Ask the Experts
Fall Signing Week '11: Real World with Tennis Parent Mary Dizon
by Annette Broersma
, 12 November 2011
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Mary Dizon is a full-time teacher and mother of four in Southern California. All of her children have played tennis and also competed in swimming, football, soccer and baseball. Two of them are serious tennis players.
Her son played junior college tennis in SoCal for a top team, but it was not the perfect fit for a variety of reasons. "We really didn't know how to go about the recruiting process," said Dizon. "We thought the coaches had to come to us."
The process went much smoother with her youngest daughter, Meghan Sheehan-Dizon. "Fortunately, for our younger daughter, we were more informed and better directed," said Dizon. Meghan was recruited by many excellent schools, and she signed this past spring with Brigham Young University, receiving a full tennis scholarship. Meghan's top national ranking was in the top 115 nationally.
Annette Broersma (AB): What are the first things you remember doing to help your daughter start thinking about the college search process?
Mary Dizon (MD):
Tennis parent Mary Dizon
The first thing we did was to take her around to the local colleges, visiting their campuses and tennis facilities. We did this late in her sophomore year - and then her junior year.
I wish we would have started sooner. I think it takes a while for the ideas to sink in and become real for a young girl.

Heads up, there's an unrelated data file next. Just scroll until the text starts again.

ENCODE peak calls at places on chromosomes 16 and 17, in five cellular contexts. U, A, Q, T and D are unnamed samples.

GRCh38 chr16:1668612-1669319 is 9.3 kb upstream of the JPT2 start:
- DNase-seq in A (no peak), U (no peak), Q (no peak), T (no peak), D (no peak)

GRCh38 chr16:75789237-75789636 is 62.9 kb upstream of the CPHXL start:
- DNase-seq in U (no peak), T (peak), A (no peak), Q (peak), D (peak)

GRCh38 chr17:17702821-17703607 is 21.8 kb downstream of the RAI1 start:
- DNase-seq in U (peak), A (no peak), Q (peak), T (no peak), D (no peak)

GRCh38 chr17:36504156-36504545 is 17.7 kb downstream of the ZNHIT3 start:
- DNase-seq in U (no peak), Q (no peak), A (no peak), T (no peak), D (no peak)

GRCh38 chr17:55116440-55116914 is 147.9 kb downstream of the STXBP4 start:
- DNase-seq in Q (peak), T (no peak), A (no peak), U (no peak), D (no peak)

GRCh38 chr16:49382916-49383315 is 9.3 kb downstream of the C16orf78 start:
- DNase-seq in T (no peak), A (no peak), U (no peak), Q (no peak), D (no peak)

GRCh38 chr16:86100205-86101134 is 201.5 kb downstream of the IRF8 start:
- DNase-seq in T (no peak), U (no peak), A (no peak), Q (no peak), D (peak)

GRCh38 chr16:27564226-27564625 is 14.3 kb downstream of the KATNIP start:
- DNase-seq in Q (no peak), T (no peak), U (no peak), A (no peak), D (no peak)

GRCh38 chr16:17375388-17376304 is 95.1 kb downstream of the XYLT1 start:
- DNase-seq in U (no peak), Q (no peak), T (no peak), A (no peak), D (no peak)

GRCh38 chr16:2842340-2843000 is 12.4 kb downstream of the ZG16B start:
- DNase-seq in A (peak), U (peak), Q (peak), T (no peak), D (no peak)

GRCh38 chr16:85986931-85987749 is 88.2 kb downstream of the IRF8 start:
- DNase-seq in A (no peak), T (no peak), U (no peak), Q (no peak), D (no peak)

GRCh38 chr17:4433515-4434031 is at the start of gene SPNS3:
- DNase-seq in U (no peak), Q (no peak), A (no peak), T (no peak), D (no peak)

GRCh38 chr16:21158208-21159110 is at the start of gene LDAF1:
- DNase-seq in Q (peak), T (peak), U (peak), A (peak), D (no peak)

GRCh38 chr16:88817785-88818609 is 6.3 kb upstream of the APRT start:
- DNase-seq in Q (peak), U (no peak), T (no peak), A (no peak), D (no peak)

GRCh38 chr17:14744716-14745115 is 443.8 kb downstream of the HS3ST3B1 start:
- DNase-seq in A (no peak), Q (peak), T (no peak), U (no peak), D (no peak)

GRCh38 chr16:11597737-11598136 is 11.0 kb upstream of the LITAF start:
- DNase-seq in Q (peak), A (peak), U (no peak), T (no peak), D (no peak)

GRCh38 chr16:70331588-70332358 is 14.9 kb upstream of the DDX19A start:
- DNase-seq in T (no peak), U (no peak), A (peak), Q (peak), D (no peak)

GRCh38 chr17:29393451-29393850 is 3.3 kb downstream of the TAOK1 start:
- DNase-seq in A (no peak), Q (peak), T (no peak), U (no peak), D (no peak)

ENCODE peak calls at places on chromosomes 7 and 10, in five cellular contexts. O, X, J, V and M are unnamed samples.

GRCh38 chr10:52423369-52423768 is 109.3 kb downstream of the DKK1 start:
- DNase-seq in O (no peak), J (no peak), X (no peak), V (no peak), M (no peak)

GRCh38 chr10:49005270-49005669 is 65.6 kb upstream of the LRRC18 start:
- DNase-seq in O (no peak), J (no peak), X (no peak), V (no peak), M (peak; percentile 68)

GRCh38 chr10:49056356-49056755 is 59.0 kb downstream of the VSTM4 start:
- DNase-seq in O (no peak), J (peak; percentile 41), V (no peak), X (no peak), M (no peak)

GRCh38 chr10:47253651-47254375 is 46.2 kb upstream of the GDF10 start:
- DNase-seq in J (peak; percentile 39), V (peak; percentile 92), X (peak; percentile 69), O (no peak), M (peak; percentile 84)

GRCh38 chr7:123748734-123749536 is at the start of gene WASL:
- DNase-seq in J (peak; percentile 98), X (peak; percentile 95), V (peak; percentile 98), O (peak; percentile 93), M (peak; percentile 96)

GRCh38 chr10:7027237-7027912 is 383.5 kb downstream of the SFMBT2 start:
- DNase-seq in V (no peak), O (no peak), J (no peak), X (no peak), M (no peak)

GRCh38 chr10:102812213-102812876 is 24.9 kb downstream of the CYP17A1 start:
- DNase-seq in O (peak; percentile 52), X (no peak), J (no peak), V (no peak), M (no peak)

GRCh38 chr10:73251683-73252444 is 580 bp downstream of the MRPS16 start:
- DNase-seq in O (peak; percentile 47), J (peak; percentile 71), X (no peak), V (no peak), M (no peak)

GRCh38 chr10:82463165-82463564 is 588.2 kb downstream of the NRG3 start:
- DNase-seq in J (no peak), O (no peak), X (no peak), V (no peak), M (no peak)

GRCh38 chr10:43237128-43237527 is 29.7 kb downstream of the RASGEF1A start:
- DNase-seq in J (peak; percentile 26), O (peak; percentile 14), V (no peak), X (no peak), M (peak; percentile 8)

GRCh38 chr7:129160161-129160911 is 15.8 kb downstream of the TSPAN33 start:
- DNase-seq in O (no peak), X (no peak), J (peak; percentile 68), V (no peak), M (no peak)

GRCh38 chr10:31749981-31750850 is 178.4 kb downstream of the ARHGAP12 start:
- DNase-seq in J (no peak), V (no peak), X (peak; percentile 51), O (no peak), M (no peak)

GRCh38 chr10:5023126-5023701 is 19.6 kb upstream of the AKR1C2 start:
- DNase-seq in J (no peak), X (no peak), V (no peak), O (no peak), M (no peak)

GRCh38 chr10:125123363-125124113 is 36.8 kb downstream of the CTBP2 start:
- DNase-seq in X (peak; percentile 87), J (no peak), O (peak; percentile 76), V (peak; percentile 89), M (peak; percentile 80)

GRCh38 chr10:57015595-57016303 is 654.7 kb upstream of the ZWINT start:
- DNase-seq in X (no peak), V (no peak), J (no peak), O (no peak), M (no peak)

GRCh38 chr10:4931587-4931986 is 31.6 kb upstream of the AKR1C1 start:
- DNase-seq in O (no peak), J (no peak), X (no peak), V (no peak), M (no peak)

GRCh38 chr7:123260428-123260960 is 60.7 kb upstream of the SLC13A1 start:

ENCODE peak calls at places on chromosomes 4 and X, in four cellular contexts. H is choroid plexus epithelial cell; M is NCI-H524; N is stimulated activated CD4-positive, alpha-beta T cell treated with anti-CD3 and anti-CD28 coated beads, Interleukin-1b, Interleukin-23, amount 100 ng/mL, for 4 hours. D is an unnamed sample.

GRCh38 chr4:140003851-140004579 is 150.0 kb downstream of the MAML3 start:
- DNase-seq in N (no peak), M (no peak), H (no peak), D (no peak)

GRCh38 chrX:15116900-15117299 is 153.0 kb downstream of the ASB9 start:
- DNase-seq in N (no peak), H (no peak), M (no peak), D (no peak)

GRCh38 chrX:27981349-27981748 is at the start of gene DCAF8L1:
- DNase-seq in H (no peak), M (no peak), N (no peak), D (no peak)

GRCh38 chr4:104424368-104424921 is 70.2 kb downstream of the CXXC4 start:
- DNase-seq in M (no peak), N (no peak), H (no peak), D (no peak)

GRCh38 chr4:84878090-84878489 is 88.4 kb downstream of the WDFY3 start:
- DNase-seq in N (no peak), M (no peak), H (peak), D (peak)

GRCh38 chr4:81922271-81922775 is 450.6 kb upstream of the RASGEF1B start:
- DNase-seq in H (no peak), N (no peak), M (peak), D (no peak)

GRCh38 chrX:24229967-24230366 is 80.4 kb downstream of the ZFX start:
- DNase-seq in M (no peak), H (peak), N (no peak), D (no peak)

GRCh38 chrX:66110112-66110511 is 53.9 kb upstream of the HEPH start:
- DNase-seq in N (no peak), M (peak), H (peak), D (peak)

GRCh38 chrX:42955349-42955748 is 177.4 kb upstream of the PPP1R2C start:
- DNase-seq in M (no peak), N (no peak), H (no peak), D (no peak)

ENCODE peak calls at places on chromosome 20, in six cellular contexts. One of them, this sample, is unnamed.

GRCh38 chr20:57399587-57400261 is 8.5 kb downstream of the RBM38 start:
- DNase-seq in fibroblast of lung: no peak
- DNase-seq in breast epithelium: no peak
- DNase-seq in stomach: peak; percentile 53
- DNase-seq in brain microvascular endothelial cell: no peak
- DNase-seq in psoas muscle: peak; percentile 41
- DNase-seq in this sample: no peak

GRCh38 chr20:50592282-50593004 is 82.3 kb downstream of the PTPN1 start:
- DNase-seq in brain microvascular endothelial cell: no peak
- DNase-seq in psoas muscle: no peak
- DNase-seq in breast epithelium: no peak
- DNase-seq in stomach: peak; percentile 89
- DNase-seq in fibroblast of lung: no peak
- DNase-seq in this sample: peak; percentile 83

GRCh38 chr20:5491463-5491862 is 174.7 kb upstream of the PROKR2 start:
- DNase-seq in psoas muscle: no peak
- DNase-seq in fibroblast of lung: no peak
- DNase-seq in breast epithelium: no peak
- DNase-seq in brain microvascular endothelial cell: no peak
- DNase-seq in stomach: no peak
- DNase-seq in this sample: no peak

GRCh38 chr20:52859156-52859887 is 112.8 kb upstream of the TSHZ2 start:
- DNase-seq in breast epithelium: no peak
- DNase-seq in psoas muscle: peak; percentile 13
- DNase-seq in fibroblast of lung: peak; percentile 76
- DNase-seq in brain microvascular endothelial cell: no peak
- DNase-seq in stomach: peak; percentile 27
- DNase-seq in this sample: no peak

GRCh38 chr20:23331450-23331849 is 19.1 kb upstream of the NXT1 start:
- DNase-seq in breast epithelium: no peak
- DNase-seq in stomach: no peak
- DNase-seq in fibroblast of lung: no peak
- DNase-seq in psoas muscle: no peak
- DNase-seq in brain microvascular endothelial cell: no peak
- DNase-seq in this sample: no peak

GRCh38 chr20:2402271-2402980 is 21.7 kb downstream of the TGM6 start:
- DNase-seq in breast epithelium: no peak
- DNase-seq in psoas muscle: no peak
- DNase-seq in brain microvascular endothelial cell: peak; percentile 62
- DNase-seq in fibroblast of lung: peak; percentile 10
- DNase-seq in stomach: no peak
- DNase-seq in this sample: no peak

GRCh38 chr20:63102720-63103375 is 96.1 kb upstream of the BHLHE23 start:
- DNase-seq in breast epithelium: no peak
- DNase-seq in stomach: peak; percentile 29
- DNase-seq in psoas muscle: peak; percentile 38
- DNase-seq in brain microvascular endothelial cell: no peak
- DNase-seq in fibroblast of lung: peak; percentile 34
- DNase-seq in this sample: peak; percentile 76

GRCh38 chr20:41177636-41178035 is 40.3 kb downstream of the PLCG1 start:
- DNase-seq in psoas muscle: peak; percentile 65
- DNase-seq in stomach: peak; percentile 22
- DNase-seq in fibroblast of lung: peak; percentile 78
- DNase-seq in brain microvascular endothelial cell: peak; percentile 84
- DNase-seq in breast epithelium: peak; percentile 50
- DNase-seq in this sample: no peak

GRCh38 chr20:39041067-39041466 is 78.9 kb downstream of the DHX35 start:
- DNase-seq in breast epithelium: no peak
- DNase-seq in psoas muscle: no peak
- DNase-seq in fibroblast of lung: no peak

I also wish we would have looked at more out-of-state colleges because there are some really beautiful schools out there. Coaches from many of those schools were very interested in Meghan and made lots of contact. Some of them even extended offers without an official visit, but she wasn't prepared for the idea of going to a school far away from home.
AB: Did you attend college matches when she was a junior player?
MD: We attended some college matches at the same time we started visiting the schools. Once again, we should have started sooner, we should have been looking at more teams.
AB: Did you attend college placement workshops or seminars?
MD: My husband attended a USTA scholarship seminar and came back with lots of good info, but that was her freshman year and there was no follow-through. We thought it was too early to start, but that actually would have been a good time to begin the process.
AB: Did you talk to other parents about what lay ahead when she was still a junior tennis player?
MD: We talked to other parents whose daughters were having a hard time getting recruited either by the school they really wanted, or at all. The stories ran the gamut: not liking the coaches, the player not fitting in with the team, the school not wanting to give a full scholarship, or no scholarship for that year was available - but they would give them the next three if they walked-on the first year ... all sorts of stories like that. It was an eye-opener because these were good players!